I soon realised that our referrals from physicians started falling in numbers. On trying to find out the reason and reviewing our success rates, I got to know that every referred case for angiography and angioplasty got a kickback of Rs 5,000 and Rs 15,000, respectively.
In fact, seeing this trend, the doctors went a step further and started paying their referring doctors Rs 1 lakh in advance and adjusting it as and when patients came in -- an ingenious move.
This menace slowly spread its tentacles all over the medical field, including radiological diagnostics and biochemistry laboratories. For every test ordered, 20 per cent of the bill was given back to the referring doctor.
This led to doctors recommending unnecessary tests. The pharmaceutical companies also saw burgeoning business.
Acclaimed doctors and specialists were given freebies, such as fancy televisions sets, refrigerators, air conditioners and cars depending upon the prescriptions.
General practitioners would prescribe unnecessary drugs, multiple kinds of vitamin supplements and specific brands of drugs, and were given returns in cash. Very often, prescriptions were written in codes which could be deciphered only by specific chemists.
Over the years, the priorities of cardiology students also changed. I stood witness to the change happening over the last three decades. Between 1980 and 2000, the number of seats was limited and both consultants and residents were very committed despite the overwhelming clinical work.
Punctuality was the rule. Teaching institutions were mainly confined to government medical colleges in Delhi and AIIMS. There was no strict selection criterion and only students interested in learning applied for postdoctoral teaching, like a DM in medical specialities like cardiology, neurology and gastroenterology.
In surgical specialities, it was cardiothoracic and vascular surgery, neurosurgery and paediatric surgery. Other specialities got added later.
With the growth of specialities, the need for good specialists increased. The selection of candidates for post-MD specialities has become very competitive and there is a robust selection process for getting admission.
However, the standards of teaching have been very variable. In general, the teaching institutions like AIIMS and PGI Chandigarh have maintained the standards.
Private institutions, in general, do not have the same motivation. The faculty spends very little time in reading and keeping abreast of new developments. The motivation of postgraduate students has evaporated. They are only reading to pass the examination and are not interested in writing scientific papers and case reports. They try to find shortcuts for making presentations at seminars.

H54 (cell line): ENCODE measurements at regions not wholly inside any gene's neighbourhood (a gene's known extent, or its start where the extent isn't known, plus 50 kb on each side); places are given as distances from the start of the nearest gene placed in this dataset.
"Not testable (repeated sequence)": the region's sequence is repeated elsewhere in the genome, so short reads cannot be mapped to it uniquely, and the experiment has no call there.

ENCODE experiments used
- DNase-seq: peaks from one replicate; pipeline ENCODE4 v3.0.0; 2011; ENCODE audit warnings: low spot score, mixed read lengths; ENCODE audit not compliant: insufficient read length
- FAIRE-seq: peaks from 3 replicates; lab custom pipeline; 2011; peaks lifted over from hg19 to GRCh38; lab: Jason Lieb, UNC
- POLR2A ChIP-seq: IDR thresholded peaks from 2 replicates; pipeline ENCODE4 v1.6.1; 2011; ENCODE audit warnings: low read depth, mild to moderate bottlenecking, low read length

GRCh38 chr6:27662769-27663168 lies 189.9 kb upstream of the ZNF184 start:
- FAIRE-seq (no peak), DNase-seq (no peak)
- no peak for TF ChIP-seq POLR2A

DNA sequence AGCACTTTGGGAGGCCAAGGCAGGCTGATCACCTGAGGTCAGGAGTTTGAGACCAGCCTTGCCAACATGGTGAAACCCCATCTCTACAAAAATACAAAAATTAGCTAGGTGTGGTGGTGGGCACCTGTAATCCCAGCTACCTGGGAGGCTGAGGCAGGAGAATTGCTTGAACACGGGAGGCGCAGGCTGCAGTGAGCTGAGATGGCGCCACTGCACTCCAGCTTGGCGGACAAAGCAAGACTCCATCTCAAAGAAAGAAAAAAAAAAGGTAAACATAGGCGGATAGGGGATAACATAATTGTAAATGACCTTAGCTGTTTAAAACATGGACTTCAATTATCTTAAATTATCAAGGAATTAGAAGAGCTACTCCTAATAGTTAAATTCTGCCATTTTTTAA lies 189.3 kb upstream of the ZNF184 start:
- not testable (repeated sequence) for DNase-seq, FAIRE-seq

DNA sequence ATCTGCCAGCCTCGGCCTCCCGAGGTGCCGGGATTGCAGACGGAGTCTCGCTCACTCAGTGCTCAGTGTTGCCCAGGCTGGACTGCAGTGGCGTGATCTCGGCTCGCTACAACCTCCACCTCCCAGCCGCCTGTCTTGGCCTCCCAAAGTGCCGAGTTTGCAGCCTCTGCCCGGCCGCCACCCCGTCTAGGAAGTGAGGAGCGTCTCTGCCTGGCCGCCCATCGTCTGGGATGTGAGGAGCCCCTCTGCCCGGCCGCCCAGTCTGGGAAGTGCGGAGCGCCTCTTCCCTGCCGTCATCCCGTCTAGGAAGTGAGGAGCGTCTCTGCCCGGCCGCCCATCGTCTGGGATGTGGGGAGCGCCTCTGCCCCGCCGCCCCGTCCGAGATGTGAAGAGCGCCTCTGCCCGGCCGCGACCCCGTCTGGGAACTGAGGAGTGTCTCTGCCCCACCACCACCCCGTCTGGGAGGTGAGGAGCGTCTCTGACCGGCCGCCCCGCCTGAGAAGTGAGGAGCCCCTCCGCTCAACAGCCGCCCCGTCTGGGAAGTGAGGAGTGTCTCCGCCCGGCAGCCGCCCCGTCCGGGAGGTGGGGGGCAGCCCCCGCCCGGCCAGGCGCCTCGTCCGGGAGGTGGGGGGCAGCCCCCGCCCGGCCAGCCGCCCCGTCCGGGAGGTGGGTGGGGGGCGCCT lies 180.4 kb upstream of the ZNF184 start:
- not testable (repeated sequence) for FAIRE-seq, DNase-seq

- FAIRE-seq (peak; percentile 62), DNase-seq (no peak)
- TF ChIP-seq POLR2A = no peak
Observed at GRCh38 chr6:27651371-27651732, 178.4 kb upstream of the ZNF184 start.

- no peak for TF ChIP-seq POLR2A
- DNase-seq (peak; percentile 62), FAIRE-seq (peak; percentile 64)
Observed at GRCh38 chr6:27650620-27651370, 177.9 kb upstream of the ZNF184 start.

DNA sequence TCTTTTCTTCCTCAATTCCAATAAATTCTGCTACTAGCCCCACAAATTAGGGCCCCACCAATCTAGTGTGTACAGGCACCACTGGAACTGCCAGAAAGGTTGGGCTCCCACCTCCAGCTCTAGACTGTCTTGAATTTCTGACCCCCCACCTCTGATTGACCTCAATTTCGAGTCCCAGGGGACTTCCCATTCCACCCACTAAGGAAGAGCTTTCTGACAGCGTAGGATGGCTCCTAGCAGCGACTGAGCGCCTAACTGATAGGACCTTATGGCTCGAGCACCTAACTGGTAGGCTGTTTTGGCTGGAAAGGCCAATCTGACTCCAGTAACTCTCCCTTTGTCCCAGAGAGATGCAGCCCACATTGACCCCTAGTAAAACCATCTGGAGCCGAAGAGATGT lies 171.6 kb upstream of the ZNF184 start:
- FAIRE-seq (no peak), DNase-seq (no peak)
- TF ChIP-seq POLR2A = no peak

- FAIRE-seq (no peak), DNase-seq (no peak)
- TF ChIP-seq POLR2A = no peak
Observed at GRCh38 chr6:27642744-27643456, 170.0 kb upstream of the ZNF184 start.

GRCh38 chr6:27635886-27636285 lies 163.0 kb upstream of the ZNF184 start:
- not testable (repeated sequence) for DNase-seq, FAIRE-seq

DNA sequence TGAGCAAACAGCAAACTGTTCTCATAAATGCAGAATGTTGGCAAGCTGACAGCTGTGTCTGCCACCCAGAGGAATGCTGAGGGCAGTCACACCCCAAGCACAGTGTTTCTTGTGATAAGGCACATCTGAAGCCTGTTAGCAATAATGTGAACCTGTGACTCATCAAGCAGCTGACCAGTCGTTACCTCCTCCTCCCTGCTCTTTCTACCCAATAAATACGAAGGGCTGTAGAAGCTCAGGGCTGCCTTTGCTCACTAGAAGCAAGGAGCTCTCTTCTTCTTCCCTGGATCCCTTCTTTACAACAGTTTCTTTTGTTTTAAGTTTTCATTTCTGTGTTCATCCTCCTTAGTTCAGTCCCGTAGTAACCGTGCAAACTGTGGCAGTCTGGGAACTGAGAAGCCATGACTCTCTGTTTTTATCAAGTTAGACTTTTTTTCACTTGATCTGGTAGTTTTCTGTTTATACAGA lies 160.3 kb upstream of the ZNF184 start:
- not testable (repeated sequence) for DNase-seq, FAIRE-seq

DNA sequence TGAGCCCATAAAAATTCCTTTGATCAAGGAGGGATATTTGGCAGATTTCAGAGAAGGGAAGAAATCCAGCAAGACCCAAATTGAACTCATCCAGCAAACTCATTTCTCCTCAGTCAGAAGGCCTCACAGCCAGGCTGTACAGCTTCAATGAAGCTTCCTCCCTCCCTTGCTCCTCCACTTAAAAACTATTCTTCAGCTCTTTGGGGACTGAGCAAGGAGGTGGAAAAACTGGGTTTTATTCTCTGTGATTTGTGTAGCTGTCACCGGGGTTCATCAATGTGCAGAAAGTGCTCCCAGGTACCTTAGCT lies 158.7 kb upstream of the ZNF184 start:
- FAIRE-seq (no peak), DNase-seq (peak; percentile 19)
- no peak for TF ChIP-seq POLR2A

The same is true when patients have to be investigated and prescribed drugs. Patients are now known by their bed numbers and not by their names. The consultant's ward round is more often a 'treatment checking' round and it is often revealed that the patients' complaints are frequently not addressed. Residents are only conscious of their duty hours.
There is a definite need for more specialists in various super specialities in the country where the burden of non-communicable diseases has increased to alarming proportions.
There has also been a boom in the number of cardiology clinics, echocardiography and cardiac catheterisation laboratories throughout the country. Even smaller cities and towns have these centres.
While Delhi has more than 100 invasive cardiology centres, neighbouring places like Faridabad, Narela, Karnal, Sonipat, Panipat, Hissar, Rohtak, Mathura, Agra, etc have these facilities too.
Gurgaon (now Gurugram), Ludhiana, Jalandhar, Pathankot, Amritsar have become hubs with several big cardiology centres. Most of them are private enterprises and are doing quite well.
The downside is that there is no auditing, no appropriateness criteria stipulated by authorities, and it is a general impression that unnecessary and uncalled for procedures are being performed. These not only include diagnostic angiographies but also angioplasties and putting stents in non-critical cases which only need good evidence-based medical treatment.
The same is true of device implantations like permanent pacemakers. These uncalled for procedures are not only ethically wrong, but sometimes cost the life of the subjects because of clotting of stents and infection of devices, and lead to a lot of morbidity for these unfortunate subjects.
I know from personal experience that patients were being charged for coronary stents when no stent had been implanted.